I annoyingly had a OneNote notebook I used at work on a PC, but I couldn’t get it to sync into OneNote on my Mac.
Here’s the secret – it won’t automagically appear, you have to manually open the notebook.
Click on the plus sign in the Notebook dropdown.
In the popup window that opens, click “Open”, then select OneDrive or wherever your Notebook is synced, and then choose the Notebook you want to open.
That’s it! Kind of weird why Microsoft would not just make all Notebooks sync automagically, but well, its Microsoft.
Here’s what worked for me. Use a paper towel or rag, get it thoroughly wet with water, and press it onto the back of the sticker. Hold here for around 5 minutes. The sticker then should be able to peel off, even in the circular pieces that it is cut into. If it still isn’t coming off easy, simply hold the wet paper towel on there longer. See credit here.
I imagine this problem will be obsolete eventually, as the new stickers I have seem to be easy to remove. But somehow, our recently purchased car had one of the older registration stickers on it that are designed to self destruct upon removal. I assume this was meant to be some sort of security feature to prevent the stickers from being stolen. However, in my opinion this is a classic example of overdesign – the pain of removing these when you actually need to remove them verses the cost of having one stolen (they’re only worth like $50), is way out of balance in my opinion.
A nifty edition to the git command line is autocomplete. First, get the git completion script:
curl https://raw.githubusercontent.com/git/git/master/contrib/completion/git-completion.bash -o ~/.git-completion.bash
Then edit your
~/.bash_profile file to add the following code:
if [ -f ~/.git-completion.bash ]; then
(go here for help on editing your .bash_profile)
That’s it. Now you can type
git and press Tab twice to get an autocomplete list of commands.
The bash_profile file is a hidden file that contains various settings and preferences that are run on startup for Terminal, including the PATH.
It’s actually super easy to edit. You simply need to open it in your favorite text editor. (I use Sublime Text) For example, if you are in your home directory, you can run
If you’re not in your home directory, add
~/ in front of it:
Now you will have your .bash_profile file open in your text editor, and you can edit at will and save.
See, pretty easy!
I’ve wanted to do this at least a hundred times before, and finally looked it up. Sometimes you have connected your computer to a network many times in the past and magically your computer remembers it. But then you get a new phone and you want to connect your phone to that network, but you don’t remember the password, even though your computer is connected to it.
Certainly if your computer knows and remembers the password, it can show you what it is, right? Yep. Here’s how.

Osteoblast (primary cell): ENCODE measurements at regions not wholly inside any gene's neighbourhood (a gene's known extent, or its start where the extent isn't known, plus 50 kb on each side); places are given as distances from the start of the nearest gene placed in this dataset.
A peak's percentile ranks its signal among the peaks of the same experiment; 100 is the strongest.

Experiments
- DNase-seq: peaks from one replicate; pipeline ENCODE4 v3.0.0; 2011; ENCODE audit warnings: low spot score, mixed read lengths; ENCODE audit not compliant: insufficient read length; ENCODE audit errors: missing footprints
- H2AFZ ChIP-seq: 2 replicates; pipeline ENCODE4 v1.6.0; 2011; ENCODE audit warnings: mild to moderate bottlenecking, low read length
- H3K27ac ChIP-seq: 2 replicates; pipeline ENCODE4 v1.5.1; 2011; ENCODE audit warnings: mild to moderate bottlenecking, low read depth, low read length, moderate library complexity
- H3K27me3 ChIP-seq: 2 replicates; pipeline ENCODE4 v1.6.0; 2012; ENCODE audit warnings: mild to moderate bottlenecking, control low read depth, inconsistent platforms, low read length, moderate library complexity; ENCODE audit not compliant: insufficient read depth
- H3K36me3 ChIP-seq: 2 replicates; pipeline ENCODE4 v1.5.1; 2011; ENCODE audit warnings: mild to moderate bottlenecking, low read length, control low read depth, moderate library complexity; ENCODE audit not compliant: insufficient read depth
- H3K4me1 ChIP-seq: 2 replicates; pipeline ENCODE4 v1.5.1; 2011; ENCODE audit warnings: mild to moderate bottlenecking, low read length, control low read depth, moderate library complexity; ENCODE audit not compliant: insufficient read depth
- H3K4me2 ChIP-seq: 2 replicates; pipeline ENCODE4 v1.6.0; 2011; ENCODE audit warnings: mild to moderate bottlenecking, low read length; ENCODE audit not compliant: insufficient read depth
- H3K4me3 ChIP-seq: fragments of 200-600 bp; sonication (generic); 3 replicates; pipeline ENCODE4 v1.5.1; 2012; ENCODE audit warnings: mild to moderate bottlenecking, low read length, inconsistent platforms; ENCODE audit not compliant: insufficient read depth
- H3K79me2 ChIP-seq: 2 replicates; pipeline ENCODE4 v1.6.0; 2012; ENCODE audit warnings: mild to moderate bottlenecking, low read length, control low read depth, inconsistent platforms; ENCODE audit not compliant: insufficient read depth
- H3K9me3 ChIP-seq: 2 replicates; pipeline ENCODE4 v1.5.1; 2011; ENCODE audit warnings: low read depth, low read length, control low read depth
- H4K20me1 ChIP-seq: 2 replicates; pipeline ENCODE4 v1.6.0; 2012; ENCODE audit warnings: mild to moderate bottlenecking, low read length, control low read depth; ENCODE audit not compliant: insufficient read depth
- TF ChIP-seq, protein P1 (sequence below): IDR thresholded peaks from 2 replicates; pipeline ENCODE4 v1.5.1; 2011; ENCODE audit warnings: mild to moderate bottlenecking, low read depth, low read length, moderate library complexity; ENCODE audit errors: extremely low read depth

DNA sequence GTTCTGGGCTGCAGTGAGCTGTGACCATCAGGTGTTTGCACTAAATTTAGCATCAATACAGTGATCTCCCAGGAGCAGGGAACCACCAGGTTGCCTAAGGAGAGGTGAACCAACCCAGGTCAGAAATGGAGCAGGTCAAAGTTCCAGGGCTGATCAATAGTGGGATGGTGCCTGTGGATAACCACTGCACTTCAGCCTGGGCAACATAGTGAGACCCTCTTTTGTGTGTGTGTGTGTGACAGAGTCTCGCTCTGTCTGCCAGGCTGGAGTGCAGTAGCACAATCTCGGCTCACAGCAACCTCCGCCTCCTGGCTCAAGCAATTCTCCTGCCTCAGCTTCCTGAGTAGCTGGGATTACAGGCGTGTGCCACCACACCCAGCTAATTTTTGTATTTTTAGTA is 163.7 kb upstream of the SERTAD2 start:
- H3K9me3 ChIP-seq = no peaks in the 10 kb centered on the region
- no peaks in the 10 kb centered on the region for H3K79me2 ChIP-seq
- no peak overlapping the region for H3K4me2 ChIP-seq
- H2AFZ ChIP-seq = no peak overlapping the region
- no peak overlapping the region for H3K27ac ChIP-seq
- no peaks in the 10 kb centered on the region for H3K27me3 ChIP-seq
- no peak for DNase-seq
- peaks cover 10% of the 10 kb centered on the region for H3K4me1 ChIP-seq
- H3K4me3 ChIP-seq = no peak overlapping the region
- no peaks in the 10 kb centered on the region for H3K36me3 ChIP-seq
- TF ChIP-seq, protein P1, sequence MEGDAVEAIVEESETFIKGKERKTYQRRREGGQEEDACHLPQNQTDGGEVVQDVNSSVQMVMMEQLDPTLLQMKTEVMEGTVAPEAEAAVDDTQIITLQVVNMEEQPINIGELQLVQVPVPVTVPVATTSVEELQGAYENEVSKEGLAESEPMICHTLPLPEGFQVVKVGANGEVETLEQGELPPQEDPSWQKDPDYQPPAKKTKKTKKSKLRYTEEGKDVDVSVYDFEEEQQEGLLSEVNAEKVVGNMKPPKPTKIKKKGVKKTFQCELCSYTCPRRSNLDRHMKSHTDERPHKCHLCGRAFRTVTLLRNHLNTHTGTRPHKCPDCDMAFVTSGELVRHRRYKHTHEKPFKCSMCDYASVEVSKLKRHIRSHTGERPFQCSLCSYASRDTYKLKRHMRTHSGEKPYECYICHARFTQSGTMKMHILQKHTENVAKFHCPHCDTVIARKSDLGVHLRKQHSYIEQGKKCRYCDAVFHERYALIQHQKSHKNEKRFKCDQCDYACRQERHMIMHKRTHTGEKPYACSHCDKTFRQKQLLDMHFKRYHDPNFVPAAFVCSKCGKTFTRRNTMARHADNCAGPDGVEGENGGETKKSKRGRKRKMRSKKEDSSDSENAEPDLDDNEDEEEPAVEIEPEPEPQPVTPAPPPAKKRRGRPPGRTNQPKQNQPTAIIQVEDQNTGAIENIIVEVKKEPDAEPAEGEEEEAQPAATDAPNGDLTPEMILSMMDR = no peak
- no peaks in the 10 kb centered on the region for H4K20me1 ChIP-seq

Open the Keychain Access app, found in
/Applications/Utilities/Keychain Access. Click on “System” on the left hand side in the “Keychains” section.
Sort the list by “kind”, and you will see the wireless networks that your computer has remembered. You can also use the search box in the upper right corner to type in the network name. Additionally, depending on your version of Mac OS, you might click on “Login” in the “Keychains” section, and the screenshots might look slightly different.
Double click on the network you want, and a window will pop up with its details. Then click on “Show Password”, type in your system password (not the network password) to edit your keychain, and voila, there is the password.
If you’re not super familiar with using the command line, Terminal, or editing the path of your Terminal session, then it can be a bit scary. I know when I first tried it I was unsure even how to do it. So here’s a real quick and simple way to edit the PATH.
First, switch into your home directory by typing the
command. Then, you can open the
.bash_profile file in your favorite text editor. I use Sublime Text.
Now you will see a file that has something like this in it:
and possibly many other paths following that. You can also print out the current path in the Terminal using the
echo $PATH command.
So now that you have your
.bash_profile file open, you can edit it to add other paths if you need to. For example, if I wanted to add a ruby installation via rvm to my path, I could simply add it at the end of the path declaration like this:
I simply save this file, and you’re done! You can verify that the new path has been added by going back to Terminal and using the
echo $PATH command to print out what’s currently in the PATH.
Sometimes tabs stop working and will hang and not let you close them when you click on the ‘X’. Usually Chrome is good at closing tabs that have crashed, but not always. In case you need to manually close a tab that is not responding, here’s how you do it.
Window -> Task Manager. Find the misbehaving tab by its title, and click
Pretty easy huh?